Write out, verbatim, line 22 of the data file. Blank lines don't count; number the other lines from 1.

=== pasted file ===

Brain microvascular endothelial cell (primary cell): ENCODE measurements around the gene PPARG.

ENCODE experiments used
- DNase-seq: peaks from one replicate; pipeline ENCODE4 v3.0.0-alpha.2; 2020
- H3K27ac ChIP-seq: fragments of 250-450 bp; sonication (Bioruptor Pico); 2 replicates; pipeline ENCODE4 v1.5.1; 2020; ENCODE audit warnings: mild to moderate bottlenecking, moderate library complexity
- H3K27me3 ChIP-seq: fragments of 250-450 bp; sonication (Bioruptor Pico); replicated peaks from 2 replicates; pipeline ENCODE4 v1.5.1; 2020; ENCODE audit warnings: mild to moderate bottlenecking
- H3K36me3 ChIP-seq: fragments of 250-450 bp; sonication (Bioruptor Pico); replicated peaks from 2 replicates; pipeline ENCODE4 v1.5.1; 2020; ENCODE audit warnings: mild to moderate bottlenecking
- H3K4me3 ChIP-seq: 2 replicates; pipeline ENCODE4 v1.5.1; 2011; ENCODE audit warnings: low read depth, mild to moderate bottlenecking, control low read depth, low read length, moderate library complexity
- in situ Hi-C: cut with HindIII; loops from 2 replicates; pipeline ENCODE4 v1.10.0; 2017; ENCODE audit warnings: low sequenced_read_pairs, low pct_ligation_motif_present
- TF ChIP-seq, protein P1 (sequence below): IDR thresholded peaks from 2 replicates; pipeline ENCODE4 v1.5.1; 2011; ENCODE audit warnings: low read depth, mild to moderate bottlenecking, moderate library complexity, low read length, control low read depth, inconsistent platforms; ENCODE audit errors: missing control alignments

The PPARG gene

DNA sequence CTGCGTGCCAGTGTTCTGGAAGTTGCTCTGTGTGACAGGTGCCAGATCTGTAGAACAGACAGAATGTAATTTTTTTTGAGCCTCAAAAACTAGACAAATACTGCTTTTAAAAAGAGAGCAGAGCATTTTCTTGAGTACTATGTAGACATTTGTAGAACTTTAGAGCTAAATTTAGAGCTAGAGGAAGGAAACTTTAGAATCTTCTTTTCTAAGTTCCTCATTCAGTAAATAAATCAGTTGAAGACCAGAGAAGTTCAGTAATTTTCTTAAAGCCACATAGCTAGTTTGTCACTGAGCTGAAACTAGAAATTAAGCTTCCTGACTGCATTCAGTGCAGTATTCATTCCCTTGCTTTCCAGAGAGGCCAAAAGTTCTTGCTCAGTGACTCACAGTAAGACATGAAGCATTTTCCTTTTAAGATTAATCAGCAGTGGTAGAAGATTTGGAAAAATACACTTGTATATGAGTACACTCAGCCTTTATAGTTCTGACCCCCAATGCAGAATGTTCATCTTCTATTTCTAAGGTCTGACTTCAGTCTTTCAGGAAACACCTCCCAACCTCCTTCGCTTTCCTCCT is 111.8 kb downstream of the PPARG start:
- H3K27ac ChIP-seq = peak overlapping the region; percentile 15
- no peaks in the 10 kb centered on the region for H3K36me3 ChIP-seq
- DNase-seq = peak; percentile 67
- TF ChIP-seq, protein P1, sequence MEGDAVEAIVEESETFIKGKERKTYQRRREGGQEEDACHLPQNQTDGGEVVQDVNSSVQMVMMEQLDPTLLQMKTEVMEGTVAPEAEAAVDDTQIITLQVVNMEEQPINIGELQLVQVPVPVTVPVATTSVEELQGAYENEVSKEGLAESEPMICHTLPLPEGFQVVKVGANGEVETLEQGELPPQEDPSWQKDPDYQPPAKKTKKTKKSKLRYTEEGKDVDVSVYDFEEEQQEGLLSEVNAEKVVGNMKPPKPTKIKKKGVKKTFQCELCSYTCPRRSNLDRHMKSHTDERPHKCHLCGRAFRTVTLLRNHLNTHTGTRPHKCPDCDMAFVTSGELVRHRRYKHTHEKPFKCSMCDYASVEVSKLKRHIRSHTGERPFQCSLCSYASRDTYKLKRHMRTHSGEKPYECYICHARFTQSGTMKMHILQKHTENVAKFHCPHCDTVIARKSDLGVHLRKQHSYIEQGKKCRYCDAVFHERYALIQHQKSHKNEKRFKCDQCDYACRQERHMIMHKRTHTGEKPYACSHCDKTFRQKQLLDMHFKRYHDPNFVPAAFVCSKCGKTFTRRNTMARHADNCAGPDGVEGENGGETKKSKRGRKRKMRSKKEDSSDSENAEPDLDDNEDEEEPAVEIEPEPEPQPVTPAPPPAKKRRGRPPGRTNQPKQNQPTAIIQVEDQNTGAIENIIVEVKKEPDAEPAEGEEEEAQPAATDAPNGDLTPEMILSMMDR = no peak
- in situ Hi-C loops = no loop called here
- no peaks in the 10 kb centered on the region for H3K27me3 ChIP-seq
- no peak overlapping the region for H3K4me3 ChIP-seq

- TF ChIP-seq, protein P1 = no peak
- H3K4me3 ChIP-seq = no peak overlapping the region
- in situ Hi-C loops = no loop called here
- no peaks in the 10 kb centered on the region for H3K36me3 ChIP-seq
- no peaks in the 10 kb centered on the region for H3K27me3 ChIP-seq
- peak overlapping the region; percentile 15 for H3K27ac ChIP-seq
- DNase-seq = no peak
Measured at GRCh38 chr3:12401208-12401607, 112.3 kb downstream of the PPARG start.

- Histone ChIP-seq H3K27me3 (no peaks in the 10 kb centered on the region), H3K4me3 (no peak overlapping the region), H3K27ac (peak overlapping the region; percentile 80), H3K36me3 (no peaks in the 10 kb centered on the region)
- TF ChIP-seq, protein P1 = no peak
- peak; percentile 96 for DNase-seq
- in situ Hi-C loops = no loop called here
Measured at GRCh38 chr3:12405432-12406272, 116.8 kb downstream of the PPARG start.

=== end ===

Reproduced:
- no peaks in the 10 kb centered on the region for H3K36me3 ChIP-seq